PHILADELPHIA (WPVI) -- Cherelle Parker ran on a platform with a "tough-on-crime" foundation, and it worked.
She is now the Democratic nominee for mayor of Philadelphia.
But political experts say you can't rule out the fact that Parker has deep roots professionally, politically, and personally.
"She had some very strong support, regional support, here in our area, northwest in particular. Obviously, the African-American community, which makes up 40% of the city," said Dr. John Kennedy, a political science professor at West Chester University.
Current Philadelphia Mayor Jim Kenney says he agrees.
"Cherelle has a record and experience with people that she represents," he says. "An area of the city that is active voting, and Black women especially wanted to see a Black woman as mayor."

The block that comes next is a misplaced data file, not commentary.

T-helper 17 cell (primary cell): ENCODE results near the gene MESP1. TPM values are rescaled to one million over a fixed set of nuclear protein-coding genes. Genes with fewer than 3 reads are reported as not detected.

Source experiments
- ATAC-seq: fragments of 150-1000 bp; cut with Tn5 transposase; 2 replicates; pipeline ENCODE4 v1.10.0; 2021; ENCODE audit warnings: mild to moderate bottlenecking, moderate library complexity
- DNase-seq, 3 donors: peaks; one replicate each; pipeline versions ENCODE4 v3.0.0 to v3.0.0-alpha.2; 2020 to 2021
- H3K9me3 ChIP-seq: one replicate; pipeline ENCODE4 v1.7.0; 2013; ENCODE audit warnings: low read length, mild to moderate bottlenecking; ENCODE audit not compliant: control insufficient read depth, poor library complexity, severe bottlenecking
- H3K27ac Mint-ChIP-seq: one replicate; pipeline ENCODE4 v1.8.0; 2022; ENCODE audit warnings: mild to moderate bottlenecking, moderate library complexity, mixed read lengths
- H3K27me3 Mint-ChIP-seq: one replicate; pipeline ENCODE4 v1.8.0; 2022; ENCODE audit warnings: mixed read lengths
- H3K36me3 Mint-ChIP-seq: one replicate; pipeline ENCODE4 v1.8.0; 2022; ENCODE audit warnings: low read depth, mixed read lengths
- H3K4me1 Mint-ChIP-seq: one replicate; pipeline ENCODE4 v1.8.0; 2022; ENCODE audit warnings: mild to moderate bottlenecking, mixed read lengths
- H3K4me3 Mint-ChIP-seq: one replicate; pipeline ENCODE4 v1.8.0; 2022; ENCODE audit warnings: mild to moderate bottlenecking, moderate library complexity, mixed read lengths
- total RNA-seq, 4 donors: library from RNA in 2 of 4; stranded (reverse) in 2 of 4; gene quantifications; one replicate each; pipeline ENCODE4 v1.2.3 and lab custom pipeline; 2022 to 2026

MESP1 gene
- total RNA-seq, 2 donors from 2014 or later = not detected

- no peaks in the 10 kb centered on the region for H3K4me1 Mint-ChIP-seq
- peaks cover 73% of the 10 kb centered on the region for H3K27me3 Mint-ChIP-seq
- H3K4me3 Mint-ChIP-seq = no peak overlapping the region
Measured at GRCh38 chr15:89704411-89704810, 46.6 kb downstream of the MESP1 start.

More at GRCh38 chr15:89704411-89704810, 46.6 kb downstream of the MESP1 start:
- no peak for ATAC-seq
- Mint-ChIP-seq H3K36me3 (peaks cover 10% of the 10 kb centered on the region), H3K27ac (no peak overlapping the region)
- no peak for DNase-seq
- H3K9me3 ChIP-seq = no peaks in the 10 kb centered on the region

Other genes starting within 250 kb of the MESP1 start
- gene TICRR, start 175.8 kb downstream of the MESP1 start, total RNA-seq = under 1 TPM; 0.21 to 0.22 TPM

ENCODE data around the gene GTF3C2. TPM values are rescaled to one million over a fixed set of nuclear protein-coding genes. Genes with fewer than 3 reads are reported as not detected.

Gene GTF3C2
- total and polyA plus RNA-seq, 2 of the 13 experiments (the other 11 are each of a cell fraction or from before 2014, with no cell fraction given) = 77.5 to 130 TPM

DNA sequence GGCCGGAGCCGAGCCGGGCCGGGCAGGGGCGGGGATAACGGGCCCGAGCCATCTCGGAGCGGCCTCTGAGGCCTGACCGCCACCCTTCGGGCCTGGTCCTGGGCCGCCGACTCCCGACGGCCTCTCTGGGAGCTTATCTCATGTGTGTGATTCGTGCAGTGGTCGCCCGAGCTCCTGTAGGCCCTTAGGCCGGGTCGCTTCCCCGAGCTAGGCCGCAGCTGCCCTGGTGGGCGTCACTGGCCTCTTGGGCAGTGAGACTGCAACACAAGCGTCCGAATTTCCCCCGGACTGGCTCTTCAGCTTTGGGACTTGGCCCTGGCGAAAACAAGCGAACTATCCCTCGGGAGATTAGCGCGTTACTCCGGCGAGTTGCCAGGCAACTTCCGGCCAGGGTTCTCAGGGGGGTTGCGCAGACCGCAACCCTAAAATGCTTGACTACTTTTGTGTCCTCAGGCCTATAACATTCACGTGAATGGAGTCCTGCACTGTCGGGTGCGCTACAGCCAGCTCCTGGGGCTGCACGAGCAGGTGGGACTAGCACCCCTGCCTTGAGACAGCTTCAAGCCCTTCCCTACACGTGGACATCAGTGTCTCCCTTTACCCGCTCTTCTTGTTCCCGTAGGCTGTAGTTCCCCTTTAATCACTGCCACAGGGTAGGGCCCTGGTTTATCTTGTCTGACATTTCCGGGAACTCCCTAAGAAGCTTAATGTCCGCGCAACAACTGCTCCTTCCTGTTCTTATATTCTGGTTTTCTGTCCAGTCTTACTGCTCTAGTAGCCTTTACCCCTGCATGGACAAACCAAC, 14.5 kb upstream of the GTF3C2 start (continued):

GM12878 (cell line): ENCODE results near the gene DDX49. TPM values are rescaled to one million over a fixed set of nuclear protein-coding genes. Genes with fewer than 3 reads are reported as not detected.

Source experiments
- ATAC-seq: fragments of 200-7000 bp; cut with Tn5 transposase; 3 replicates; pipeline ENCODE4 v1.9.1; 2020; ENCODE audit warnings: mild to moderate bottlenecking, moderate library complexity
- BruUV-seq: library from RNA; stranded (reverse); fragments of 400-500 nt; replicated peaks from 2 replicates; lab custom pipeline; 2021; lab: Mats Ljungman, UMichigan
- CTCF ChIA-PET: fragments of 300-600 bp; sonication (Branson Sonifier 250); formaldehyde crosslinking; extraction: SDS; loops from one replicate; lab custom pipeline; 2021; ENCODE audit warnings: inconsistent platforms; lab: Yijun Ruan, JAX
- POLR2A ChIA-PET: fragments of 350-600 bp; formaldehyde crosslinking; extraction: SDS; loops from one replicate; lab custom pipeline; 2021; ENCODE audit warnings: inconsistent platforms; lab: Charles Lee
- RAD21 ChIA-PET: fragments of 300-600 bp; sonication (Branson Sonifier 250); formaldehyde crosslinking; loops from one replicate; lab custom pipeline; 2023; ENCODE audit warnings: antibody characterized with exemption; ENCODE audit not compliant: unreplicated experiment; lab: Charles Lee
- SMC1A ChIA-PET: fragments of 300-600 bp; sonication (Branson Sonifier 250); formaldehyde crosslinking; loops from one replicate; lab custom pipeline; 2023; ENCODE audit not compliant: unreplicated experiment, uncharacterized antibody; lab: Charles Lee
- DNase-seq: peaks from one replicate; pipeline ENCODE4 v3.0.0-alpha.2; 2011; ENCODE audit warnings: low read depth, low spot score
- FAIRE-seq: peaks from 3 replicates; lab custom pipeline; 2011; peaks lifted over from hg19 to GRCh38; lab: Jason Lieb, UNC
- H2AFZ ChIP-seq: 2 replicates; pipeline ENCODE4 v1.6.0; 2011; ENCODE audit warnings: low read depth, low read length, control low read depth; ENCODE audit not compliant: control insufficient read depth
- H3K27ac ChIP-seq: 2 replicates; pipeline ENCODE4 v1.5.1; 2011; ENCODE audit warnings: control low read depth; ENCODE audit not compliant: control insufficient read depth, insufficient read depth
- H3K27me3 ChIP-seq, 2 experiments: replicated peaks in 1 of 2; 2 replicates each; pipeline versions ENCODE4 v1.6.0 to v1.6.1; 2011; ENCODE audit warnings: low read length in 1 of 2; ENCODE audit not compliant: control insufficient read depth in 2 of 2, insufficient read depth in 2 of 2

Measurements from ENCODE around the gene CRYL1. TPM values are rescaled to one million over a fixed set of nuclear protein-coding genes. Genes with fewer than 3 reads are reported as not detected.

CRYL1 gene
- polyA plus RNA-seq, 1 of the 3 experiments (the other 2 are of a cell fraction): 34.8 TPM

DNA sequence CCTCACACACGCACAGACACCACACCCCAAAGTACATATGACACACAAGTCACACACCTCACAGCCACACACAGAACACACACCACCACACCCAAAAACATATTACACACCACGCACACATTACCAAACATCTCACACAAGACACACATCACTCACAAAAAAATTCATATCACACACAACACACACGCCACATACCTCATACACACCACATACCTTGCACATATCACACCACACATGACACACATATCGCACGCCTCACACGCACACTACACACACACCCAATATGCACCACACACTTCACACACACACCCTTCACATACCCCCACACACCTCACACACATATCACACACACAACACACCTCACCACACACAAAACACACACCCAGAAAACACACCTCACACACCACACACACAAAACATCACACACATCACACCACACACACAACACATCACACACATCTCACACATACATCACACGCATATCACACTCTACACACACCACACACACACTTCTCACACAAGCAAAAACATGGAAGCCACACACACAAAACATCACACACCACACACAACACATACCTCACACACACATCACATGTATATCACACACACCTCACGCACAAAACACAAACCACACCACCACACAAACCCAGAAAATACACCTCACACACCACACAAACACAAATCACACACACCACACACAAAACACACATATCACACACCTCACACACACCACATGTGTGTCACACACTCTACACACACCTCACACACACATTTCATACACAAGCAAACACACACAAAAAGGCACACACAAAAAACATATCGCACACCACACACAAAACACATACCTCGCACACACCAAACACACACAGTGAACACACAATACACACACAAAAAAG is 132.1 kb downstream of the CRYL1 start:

Assuming she wins the general election, Parker would in fact become the first woman to lead the city coming out on top of what developed into a three-woman race.
Former City Controller Rebecca Rhynhart came in second and former Councilmember Helen Gym, the only true progressive in the race, came in third. (You can see the full results here.)
Parker now moves on to face Republican David Oh in the general election this coming November after he ran unopposed for the GOP nomination.
Oh's chances in the fall are pretty slim, though, when you consider Democrats outnumber Republicans more than 7-to-1 in the city.
Then you throw in the fact that Parker's platform is centered on the issues that Philadelphians are most concerned about: crime and homelessness.
The general election is scheduled for November 7.